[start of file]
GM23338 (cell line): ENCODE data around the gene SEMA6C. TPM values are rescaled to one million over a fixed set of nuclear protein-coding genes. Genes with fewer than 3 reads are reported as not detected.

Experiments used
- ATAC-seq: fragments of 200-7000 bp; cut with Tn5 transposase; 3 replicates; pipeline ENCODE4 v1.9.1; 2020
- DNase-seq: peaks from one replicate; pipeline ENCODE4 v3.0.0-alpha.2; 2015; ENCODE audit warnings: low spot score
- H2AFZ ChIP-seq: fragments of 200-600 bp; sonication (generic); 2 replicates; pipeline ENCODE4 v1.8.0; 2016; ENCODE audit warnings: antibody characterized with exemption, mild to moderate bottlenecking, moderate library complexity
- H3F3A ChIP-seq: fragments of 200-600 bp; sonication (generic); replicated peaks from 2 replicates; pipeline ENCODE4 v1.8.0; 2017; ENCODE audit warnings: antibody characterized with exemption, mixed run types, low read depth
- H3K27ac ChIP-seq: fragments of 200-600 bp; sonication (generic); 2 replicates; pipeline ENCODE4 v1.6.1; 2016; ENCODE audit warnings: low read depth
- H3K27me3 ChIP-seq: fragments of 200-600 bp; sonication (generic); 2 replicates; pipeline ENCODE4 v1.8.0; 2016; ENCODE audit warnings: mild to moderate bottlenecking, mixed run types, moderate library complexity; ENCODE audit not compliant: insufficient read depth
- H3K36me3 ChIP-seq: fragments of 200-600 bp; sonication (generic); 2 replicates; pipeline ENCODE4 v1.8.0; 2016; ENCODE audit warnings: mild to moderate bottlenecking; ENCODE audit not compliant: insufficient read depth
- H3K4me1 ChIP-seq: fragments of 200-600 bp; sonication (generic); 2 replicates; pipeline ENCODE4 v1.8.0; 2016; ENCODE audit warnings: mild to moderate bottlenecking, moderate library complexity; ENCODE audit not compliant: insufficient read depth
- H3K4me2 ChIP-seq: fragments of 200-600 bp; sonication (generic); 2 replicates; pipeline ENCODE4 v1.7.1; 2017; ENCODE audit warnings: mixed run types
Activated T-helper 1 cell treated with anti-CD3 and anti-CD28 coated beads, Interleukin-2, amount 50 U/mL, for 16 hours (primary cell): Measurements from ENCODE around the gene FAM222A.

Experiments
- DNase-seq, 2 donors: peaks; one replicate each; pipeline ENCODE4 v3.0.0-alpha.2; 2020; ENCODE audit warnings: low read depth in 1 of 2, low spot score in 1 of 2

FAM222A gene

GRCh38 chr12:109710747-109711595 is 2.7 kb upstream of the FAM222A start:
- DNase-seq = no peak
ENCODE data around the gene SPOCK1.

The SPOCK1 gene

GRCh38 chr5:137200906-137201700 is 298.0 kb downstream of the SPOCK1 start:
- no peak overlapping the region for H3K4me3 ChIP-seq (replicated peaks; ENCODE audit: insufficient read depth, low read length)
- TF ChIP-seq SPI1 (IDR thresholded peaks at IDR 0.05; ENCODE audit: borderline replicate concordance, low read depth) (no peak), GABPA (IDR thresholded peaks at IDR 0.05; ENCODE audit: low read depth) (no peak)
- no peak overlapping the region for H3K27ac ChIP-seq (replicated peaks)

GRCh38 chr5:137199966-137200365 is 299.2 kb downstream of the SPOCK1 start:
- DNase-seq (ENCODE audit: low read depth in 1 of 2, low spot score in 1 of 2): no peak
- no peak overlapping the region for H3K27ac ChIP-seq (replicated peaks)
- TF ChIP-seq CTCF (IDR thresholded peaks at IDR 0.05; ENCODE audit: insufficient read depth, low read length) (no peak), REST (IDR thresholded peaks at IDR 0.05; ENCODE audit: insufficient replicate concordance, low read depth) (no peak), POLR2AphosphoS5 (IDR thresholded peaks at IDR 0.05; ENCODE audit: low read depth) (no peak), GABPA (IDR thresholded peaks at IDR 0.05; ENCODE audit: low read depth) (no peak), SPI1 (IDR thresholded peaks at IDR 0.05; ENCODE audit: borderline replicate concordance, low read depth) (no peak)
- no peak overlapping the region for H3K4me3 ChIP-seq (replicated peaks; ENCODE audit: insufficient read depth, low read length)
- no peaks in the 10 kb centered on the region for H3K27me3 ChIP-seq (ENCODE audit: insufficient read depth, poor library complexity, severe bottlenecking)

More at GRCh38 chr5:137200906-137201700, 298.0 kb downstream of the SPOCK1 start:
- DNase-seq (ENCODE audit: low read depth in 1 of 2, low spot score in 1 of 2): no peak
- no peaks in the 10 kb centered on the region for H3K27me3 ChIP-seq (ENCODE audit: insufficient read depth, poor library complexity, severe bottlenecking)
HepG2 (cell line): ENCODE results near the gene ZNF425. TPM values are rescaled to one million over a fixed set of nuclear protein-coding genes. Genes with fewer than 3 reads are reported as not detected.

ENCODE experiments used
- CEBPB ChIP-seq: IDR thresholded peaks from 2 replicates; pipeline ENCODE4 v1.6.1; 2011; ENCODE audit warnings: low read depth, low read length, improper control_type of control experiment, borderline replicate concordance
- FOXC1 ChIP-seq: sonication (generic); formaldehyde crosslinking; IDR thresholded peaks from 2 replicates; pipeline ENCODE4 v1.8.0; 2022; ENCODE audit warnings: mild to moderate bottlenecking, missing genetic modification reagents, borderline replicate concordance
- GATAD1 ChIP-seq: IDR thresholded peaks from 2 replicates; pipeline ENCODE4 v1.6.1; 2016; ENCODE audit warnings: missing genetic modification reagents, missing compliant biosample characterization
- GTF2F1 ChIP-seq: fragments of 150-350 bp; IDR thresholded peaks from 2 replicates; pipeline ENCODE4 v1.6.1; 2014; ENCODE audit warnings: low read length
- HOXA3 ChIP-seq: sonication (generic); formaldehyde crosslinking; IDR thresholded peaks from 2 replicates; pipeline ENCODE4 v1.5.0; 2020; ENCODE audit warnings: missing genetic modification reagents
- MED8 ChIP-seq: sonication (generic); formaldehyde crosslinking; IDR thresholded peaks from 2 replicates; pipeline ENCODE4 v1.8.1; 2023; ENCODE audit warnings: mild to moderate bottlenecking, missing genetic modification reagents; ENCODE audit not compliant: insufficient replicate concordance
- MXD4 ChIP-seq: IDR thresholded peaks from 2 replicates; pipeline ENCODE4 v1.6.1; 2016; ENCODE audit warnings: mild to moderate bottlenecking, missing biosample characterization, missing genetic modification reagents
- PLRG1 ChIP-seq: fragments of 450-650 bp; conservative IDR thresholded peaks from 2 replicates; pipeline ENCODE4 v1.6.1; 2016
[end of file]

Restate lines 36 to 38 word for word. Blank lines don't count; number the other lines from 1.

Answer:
- FOXC1 ChIP-seq: sonication (generic); formaldehyde crosslinking; IDR thresholded peaks from 2 replicates; pipeline ENCODE4 v1.8.0; 2022; ENCODE audit warnings: mild to moderate bottlenecking, missing genetic modification reagents, borderline replicate concordance
- GATAD1 ChIP-seq: IDR thresholded peaks from 2 replicates; pipeline ENCODE4 v1.6.1; 2016; ENCODE audit warnings: missing genetic modification reagents, missing compliant biosample characterization
- GTF2F1 ChIP-seq: fragments of 150-350 bp; IDR thresholded peaks from 2 replicates; pipeline ENCODE4 v1.6.1; 2014; ENCODE audit warnings: low read length